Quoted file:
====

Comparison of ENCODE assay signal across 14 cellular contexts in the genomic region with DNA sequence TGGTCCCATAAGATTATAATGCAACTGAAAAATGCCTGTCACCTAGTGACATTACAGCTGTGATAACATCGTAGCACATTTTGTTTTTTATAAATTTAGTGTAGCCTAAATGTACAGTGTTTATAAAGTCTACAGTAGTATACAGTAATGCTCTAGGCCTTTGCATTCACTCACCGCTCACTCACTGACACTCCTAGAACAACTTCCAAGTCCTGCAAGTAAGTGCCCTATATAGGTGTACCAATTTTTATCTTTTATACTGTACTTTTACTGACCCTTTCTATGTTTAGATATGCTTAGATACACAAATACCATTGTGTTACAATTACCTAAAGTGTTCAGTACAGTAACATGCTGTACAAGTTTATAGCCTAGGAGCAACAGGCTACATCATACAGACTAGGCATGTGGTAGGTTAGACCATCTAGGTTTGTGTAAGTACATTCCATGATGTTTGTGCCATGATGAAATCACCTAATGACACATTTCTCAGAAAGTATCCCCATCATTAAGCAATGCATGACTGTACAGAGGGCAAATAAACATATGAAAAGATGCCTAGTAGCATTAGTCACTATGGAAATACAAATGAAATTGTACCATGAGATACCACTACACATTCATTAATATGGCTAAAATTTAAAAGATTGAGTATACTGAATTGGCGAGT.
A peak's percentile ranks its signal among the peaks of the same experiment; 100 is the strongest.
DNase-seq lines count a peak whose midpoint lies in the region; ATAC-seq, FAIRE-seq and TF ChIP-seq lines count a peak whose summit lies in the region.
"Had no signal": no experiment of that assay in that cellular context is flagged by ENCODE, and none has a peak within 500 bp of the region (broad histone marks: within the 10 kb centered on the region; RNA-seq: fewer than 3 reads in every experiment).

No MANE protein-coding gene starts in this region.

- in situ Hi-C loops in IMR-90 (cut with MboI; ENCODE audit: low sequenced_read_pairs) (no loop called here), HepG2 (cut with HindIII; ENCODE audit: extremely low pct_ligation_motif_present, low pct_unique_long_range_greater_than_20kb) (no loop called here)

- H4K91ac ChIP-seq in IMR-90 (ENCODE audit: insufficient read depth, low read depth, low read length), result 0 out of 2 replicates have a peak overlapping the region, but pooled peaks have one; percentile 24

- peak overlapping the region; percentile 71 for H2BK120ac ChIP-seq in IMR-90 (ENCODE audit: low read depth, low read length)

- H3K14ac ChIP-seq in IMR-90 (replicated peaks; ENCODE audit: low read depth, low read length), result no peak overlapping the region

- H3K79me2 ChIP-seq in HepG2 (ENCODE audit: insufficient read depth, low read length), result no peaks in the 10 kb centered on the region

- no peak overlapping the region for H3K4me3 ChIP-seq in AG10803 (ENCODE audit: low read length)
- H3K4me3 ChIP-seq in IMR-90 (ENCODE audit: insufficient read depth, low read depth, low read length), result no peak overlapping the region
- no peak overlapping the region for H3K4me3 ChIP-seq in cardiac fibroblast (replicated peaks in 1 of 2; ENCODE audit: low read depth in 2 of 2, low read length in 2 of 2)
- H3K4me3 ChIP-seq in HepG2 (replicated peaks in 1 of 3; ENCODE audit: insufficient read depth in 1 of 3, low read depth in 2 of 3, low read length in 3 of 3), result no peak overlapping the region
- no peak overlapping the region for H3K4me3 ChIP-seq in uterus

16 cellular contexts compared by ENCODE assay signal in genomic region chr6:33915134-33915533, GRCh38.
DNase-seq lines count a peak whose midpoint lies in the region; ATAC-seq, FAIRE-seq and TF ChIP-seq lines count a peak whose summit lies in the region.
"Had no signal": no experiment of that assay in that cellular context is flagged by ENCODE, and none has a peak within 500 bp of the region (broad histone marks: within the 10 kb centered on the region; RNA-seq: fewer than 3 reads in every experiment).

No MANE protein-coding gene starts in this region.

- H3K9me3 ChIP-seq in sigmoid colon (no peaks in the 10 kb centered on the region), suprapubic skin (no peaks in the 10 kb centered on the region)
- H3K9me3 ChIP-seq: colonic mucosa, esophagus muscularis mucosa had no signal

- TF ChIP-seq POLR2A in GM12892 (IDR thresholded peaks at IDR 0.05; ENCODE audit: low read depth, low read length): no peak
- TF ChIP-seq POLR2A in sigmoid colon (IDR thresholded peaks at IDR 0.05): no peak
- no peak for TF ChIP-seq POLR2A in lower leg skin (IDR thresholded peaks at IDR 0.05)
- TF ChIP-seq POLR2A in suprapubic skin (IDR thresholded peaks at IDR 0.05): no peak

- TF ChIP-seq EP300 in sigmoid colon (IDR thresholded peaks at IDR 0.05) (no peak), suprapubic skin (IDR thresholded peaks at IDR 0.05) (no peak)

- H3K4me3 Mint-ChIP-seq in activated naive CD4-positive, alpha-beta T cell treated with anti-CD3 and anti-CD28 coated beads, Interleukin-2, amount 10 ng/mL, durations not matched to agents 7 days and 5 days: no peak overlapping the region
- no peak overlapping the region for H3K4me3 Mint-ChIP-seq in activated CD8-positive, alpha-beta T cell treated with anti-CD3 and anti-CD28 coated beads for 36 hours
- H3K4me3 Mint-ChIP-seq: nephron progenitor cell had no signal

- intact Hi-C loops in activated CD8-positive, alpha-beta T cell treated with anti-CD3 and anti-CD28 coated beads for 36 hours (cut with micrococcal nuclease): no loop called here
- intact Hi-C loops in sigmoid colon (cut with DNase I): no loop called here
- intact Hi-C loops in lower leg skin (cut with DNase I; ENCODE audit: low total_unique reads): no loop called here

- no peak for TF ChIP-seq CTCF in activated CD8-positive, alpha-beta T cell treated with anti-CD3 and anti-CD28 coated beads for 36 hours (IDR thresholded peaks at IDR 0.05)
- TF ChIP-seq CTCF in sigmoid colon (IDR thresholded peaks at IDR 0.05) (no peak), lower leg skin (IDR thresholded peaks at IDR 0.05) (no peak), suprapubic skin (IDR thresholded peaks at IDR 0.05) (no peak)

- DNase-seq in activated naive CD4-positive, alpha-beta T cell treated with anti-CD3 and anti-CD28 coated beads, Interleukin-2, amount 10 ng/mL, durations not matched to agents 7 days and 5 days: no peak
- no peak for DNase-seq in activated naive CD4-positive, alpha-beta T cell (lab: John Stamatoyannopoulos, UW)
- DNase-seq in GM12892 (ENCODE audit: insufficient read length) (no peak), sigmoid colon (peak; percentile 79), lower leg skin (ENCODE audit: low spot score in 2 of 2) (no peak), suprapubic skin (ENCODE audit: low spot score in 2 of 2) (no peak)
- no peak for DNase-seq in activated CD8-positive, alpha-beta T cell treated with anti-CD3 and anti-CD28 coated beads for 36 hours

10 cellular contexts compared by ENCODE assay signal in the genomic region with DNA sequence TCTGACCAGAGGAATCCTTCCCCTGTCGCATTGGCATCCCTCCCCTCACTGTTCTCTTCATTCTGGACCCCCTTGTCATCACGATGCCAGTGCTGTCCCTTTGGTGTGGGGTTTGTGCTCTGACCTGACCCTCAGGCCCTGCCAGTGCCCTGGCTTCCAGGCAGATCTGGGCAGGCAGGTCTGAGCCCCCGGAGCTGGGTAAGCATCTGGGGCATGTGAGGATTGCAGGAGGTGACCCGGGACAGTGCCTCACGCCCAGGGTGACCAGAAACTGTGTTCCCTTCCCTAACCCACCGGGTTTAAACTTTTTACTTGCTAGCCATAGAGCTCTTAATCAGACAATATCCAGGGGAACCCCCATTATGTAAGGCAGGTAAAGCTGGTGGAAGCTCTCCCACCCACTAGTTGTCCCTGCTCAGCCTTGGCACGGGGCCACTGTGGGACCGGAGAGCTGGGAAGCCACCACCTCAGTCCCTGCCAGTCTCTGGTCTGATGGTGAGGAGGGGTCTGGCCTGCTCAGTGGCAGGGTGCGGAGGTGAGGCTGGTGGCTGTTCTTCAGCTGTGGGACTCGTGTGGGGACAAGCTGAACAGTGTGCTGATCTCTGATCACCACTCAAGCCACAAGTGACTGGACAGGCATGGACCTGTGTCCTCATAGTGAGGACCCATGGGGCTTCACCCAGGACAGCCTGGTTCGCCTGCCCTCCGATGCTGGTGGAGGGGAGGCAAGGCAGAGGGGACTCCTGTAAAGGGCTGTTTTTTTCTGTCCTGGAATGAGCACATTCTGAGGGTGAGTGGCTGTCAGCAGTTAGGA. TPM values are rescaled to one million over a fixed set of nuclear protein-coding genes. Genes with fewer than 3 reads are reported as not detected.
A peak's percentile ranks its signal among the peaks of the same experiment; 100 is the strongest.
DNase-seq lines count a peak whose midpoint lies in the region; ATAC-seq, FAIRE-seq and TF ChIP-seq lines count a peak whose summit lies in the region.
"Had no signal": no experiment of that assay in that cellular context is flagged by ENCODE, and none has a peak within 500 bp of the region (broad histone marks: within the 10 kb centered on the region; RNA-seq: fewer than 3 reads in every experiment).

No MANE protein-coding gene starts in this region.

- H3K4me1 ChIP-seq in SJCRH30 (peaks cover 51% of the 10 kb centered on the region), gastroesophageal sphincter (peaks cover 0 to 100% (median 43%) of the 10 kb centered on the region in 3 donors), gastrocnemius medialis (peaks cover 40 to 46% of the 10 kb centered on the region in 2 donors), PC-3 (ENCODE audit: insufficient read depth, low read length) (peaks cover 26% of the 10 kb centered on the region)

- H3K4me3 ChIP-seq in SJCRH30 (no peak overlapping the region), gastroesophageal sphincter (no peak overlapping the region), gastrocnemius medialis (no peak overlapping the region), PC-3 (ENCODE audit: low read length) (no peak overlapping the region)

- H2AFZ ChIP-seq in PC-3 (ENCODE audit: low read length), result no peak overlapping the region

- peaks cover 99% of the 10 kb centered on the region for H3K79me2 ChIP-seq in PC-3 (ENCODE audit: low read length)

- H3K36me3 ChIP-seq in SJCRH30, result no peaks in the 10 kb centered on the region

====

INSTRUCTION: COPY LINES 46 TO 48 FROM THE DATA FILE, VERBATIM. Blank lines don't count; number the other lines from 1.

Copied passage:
- H2AFZ ChIP-seq in PC-3 (ENCODE audit: low read length), result no peak overlapping the region

- peaks cover 99% of the 10 kb centered on the region for H3K79me2 ChIP-seq in PC-3 (ENCODE audit: low read length)

- H3K36me3 ChIP-seq in SJCRH30, result no peaks in the 10 kb centered on the region